The reason for this warming Davis explains is sea surface temperature anomalies. The anomalies indicate that the summer of 2017 will be one of the hottest ever, bringing increased risk of heat and humidity related transportation and shipment issues and an increased demand for temperature-sensitive products.

“With the more extremes in time, you get a huge variance regionally in what kind of temperature trends you tend to get,” he says.

Impacts of extreme weather trends include huge differences in trade lanes, but also bring potential for new openings throughout the year.

“Some of the biggest opportunities are now in shoulder seasons,” Davis adds. “Novembers are completely different than they used to be. The extremes that we see bring up opportunity, and it is amazing the new things can be done to earn cost savings.”

Q Products & Services will host the third annual Cold Chain Council on June 25, 2018.

Featured Article

QProducts & Services

Pharmaceutical cold chain logistics is a $13.4-billion global industry

Pharmaceutical Commerce’s annual Cold Chain Sourcebook projects moderating growth of 38% between 2015 and 2021


The 2017 edition of Pharmaceutical Commerce’s annual Biopharma Cold Chain Sourcebook estimates that managing the transportation of temperature-controlled products (refrigerated and frozen) will total $13.4 billion this year, growing at a 5-6% rate, and representing a moderation of the 8–9%/yr growth rate of the past several years. At the same time, the value of temperature-controlled pharmaceuticals being shipped is projected to grow 10.7% this year (Fig. 1), suggesting that the industry is learning how to manage cold chain costs more efficiently.

The growth of temperature-controlled products is continuing at more than double the rate of non-temperature-controlled products, indicating that the cold chain business in biopharma will continue to grow healthily. The Sourcebook estimates 2017 non-cold-chain pharma logistics costs at $66.5 billion rising at a 4–5% growth rate. By 2021, pharma cold-chain logistics will be worth $16.6 billion, and non-cold chain at $76.5 billion (Fig. 2).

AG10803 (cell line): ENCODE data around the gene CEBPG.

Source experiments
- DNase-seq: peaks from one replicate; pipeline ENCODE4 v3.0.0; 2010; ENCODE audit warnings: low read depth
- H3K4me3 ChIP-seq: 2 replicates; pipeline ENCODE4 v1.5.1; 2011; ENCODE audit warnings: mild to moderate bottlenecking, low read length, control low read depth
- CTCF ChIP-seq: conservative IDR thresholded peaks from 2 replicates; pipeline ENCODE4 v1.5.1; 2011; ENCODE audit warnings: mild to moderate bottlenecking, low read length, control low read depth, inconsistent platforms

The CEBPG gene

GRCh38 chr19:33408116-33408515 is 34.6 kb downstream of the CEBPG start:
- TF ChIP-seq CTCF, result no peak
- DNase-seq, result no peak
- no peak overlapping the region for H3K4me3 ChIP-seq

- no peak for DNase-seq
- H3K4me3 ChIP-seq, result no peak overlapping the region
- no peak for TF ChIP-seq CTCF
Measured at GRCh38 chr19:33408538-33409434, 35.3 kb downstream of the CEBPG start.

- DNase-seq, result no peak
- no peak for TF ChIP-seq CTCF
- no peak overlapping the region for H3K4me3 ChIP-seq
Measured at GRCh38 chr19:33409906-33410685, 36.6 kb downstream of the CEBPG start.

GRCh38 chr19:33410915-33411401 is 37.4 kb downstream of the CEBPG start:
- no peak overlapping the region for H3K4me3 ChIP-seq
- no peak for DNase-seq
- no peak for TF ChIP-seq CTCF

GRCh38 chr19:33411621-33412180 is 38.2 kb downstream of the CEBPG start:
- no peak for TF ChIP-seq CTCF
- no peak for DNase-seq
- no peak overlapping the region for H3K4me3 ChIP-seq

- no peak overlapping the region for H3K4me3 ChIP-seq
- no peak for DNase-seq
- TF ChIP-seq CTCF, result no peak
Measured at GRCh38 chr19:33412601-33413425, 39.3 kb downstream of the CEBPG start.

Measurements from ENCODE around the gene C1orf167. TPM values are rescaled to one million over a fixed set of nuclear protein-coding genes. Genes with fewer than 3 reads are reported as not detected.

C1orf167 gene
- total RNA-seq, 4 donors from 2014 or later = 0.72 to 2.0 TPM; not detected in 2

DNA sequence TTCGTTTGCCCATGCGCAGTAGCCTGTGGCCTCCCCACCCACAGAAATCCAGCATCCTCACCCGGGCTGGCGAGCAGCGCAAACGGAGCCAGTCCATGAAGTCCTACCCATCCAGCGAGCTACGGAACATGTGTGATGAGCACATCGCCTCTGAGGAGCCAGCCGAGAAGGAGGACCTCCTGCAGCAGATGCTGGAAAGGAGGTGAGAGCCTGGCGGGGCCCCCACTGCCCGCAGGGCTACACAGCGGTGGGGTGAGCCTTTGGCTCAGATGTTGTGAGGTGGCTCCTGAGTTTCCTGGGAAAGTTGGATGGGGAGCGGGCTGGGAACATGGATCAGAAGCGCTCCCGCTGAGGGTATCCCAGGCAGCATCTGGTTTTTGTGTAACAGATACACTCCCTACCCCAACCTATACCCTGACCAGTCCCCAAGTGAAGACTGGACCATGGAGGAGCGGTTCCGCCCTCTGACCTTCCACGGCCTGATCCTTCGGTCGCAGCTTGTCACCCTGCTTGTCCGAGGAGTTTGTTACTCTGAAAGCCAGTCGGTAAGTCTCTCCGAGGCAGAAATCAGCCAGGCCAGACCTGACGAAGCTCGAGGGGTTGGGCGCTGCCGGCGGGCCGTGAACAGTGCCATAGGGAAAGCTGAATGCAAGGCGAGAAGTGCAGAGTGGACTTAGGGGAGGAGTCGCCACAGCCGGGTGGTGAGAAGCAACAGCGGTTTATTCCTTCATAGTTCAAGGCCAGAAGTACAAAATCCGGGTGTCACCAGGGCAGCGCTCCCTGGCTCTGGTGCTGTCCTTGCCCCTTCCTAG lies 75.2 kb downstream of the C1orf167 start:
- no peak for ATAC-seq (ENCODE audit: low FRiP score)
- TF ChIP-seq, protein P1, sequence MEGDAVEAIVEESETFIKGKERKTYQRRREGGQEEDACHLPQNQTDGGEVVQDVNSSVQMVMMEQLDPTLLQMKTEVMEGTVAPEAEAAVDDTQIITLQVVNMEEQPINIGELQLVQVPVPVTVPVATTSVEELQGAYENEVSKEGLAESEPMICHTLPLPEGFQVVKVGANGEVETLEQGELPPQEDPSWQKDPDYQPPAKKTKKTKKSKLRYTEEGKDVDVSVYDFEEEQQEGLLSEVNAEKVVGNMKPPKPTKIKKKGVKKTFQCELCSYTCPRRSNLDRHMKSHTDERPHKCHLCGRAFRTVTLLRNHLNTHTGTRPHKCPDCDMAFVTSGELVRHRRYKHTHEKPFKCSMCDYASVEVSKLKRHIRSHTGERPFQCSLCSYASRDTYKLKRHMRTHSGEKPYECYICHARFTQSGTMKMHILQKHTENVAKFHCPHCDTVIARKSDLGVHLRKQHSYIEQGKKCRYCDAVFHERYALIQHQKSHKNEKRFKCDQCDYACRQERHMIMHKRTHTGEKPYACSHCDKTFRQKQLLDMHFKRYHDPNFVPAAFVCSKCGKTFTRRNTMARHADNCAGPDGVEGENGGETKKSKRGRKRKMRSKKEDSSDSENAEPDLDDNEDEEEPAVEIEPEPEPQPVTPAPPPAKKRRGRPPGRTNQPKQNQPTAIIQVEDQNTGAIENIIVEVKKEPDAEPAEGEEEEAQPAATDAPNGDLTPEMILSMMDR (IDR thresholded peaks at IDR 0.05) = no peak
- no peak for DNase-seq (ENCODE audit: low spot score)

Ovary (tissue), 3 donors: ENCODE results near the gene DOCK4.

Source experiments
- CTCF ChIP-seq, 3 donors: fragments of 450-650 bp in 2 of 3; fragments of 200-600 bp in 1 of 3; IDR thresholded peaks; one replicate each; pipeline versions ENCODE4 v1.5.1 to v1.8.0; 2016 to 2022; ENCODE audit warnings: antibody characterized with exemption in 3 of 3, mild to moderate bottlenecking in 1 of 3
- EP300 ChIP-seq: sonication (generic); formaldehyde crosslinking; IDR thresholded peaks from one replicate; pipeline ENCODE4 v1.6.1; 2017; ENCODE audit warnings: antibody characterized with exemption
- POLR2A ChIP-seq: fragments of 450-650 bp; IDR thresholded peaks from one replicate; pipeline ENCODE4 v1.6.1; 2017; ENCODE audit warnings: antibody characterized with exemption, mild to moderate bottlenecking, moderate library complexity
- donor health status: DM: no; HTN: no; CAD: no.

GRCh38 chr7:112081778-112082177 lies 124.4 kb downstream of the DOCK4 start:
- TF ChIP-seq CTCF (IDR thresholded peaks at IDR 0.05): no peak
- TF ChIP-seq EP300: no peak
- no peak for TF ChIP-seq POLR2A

“There has been only moderate growth, if any, in freight transportation costs across the board in recent years,” notes Nick Basta, editor of Pharmaceutical Commerce, “and since freight transportation comprises roughly 70% of cold chain logistics costs, that moderation is a factor in the slower growth rate in cold chain logistics spending by biopharma.”

The global pharma industry today is almost $1.2 trillion, and between 2015 and 2021 is projected to rise by 41% (Fig. 1). Within that, products that require refrigerated storage and transport are worth around $283 billion, and will rise 70% between over the same span, while non-refrigerated products are projected to rise by about 32%. The drivers, of course, are the continuing transition to biologically based products in new product introductions; additional drivers are the tightening requirements for life sciences shipments, combined with the growing internationalization of pharmaceutical trade. Biosimilars introductions are rising throughout the world (the first product was introduced in the US in 2015), and while this will cut into biopharma revenues, it is also expected to expand the market for biologics-based products—a potential growth factor for the cold chain logistics business. Continued strong growth in insulin products and vaccines is also propelling growth, as is the broader adoption of all these products from developed economies to underdeveloped ones, especially in Asia.

Controlled room temperature